Money in Austria or the Austrian currency is the Schilling. This is basically a stable and strong currency, with an effort made in 1973 to float it in the international fiscal market. This decision came in the wake of the floating of different global currencies, following the collapse of the Bretton Woods system. However in 1976 July, Schilling was officially attached with the West German currency, the Deutsche Mark. Though this scheme was discarded in December 1977, the position of Schilling continued to be stable unlike Deutsche Mark, owing to proper handling of short term interest rates and cautious attempts to manage the financial supply of the country. In reality, this policy indirectly made Austria a member of the European Monetary System.
Money in Austria is handled through an excellent banking network, comprising approximately fifty five banks with as many as 850 branches spread all over the Austrian mainland. Transaction with the Money in Austria is done in these organizations, which help in channeling credit for different commercial purposes. Austrian currency is not only generated through the regional banks, but also in the entire mainland area through the twin largest banks, namely the Österreichische Landesbank and Creditanstalt-Bankverein.
The Austrian banks have a significant role to play as far as Money in the corporate sectors of Austria is concerned. They efficiently handle the daily monetary deposits, portfolio management, and all other matters related to investment. Hence, these banks are main sources of money for commercial purposes. Actually, it is the bank sectors in Austria that efficiently deal with the Money in Austria , to offer maximum benefit to the inhabitants.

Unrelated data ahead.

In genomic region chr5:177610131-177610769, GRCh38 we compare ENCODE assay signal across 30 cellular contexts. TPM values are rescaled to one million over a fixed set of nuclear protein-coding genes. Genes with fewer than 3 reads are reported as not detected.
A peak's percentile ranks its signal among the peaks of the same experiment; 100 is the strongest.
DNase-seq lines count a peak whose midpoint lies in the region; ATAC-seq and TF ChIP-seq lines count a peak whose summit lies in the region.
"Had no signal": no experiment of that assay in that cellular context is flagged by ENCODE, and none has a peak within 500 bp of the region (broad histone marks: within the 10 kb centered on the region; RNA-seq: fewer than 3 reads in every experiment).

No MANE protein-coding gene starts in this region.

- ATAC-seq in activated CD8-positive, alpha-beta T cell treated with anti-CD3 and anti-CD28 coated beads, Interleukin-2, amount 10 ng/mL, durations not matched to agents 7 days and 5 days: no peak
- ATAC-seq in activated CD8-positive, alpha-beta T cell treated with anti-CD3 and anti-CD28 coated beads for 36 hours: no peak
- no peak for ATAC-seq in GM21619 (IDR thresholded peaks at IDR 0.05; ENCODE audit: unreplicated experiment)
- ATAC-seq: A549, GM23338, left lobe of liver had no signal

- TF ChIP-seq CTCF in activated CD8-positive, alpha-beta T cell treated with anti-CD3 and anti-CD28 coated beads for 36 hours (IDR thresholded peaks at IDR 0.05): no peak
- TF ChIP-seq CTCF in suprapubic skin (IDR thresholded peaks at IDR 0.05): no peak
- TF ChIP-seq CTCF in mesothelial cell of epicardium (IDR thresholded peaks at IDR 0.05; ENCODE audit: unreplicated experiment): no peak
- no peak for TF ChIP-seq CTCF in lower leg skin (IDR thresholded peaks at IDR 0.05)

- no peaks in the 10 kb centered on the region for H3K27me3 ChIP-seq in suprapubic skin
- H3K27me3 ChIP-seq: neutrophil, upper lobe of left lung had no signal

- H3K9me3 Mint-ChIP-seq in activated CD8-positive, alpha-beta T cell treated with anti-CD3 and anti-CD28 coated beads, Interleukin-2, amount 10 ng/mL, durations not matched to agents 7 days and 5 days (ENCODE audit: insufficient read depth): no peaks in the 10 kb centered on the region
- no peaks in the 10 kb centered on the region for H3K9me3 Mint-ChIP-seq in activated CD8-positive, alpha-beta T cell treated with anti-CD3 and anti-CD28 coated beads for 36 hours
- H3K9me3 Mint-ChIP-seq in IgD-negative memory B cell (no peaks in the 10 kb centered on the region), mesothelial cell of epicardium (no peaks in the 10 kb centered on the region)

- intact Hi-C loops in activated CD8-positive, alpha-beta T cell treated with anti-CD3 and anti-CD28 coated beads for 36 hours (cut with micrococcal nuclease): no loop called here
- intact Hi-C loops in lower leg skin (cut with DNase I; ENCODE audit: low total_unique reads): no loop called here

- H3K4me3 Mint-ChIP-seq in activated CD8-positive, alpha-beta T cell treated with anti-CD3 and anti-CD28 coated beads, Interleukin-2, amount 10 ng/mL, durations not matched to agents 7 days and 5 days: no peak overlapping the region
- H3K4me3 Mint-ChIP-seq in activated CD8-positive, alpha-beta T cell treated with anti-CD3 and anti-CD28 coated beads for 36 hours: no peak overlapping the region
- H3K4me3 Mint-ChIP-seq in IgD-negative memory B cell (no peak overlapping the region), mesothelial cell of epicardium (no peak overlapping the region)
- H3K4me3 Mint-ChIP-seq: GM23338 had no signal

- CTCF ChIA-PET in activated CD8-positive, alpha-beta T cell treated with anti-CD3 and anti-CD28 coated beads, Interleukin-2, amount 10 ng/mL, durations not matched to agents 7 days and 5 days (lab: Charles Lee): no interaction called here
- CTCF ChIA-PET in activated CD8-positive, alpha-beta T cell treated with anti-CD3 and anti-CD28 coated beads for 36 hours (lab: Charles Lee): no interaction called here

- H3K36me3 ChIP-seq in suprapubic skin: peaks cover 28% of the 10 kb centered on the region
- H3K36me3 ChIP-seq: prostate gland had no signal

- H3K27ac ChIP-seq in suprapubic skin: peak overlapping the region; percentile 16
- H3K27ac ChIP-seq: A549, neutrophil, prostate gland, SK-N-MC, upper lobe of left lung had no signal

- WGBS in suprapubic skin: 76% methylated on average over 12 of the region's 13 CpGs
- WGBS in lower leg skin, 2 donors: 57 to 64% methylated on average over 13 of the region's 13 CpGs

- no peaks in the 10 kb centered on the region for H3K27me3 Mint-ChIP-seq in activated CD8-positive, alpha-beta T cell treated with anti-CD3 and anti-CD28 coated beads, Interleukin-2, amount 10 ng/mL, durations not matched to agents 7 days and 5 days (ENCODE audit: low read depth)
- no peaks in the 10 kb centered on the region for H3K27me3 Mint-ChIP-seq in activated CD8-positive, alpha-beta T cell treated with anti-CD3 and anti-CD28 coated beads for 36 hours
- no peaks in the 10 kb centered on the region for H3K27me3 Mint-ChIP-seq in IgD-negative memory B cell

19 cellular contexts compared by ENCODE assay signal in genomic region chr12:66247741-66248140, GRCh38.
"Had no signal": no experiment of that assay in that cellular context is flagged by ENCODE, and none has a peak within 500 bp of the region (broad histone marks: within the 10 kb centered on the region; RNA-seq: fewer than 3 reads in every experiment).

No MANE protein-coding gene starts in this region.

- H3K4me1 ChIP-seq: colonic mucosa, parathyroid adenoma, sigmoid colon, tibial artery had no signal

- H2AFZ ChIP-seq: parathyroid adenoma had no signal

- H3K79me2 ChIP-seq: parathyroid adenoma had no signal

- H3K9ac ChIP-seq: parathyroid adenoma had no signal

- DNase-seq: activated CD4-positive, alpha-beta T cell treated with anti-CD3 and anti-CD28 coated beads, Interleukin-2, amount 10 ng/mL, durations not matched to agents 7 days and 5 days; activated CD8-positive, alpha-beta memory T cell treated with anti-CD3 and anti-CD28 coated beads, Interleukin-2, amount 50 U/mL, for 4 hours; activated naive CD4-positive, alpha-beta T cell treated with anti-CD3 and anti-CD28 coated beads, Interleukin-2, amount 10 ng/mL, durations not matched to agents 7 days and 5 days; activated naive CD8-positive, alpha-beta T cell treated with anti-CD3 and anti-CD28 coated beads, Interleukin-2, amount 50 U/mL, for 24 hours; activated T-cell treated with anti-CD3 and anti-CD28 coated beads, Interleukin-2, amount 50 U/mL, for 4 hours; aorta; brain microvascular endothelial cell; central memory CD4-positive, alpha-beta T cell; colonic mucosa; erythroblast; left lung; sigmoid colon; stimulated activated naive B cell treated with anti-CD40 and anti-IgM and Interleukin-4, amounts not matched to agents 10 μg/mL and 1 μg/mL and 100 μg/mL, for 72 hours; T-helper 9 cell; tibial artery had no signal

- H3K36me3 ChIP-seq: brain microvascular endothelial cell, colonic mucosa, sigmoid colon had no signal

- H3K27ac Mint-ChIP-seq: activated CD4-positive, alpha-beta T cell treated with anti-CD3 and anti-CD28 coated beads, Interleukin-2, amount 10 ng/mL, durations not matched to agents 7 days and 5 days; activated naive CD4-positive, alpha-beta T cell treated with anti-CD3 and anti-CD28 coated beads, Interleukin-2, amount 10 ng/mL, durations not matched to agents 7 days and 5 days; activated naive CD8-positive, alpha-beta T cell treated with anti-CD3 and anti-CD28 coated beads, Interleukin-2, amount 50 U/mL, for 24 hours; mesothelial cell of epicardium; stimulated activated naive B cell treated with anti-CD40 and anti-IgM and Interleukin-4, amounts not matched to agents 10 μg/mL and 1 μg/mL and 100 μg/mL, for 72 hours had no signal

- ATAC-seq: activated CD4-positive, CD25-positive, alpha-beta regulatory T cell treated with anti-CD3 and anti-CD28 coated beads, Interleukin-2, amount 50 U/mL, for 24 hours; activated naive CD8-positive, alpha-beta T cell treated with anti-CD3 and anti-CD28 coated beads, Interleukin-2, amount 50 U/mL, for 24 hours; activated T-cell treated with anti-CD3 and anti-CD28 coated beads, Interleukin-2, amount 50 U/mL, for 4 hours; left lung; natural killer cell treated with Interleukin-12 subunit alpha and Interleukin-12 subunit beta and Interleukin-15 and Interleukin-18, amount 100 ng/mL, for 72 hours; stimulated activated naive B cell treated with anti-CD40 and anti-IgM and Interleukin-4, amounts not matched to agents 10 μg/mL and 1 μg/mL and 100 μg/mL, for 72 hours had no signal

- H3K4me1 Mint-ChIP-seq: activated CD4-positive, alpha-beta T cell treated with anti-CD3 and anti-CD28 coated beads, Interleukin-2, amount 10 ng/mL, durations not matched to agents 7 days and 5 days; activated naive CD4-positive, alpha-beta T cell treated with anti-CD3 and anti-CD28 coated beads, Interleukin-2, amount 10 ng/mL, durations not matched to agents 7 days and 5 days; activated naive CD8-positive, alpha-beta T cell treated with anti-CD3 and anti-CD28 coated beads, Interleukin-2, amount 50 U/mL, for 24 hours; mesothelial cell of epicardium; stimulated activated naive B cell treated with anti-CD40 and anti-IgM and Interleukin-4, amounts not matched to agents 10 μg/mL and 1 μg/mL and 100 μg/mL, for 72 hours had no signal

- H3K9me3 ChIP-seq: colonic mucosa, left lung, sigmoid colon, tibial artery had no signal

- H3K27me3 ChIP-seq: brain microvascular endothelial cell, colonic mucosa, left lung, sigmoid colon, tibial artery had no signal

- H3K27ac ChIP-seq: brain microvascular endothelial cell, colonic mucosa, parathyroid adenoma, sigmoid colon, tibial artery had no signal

Banks in Austria
Banks, "Sparkassen" and all other financial institutes are open Monday through Friday, closed weekends. In most places they also close daily from 12:00 noon to 14:00. Many are closed on Wednesday afternoons.
Exchange bureaus at airports and rail terminals are open every day, including weekends. If possible, exchange foreign currency at a bank, as the commission is a fraction of what you would pay at exchange bureaus.
Most convenient and probably least expensive for obtaining funds are the many ATMs found everywhere in the city. You will also find them in the airport and train stations.
It is also advised to use your 'Cirrus' card at ATM's, if you have one, as most banks back home do not charge a fee. However, using your cash card is still often cheaper.
Credit and debit cards
Major credit and debit cards are accepted in most hotels and restaurants. Small hotels and independently owned inns may only accept cash or travellers cheques.
American Express and Diners Club cards are not accepted in many places. Visa and Master Card are the best cards to use.